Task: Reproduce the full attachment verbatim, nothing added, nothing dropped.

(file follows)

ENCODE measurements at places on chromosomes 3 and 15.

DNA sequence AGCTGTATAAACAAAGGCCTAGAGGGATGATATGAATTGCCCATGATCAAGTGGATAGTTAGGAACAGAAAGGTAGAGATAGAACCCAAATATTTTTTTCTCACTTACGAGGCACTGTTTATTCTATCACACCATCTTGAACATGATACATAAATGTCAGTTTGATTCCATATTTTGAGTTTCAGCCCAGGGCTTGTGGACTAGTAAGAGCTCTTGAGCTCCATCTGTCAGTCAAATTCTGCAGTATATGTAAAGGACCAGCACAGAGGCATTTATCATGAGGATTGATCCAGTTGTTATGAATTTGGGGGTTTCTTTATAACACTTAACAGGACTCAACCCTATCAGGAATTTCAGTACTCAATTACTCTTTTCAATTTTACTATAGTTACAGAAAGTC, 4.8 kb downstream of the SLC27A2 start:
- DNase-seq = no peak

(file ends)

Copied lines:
ENCODE measurements at places on chromosomes 3 and 15.

DNA sequence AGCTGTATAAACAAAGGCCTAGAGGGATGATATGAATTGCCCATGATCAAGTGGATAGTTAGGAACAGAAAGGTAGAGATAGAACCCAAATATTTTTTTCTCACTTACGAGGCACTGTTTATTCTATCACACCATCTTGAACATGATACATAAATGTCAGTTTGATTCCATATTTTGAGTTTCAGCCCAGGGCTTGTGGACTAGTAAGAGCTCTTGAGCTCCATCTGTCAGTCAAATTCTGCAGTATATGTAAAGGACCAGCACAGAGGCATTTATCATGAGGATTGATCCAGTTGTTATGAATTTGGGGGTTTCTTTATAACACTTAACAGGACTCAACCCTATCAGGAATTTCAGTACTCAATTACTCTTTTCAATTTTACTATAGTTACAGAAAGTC, 4.8 kb downstream of the SLC27A2 start:
- DNase-seq = no peak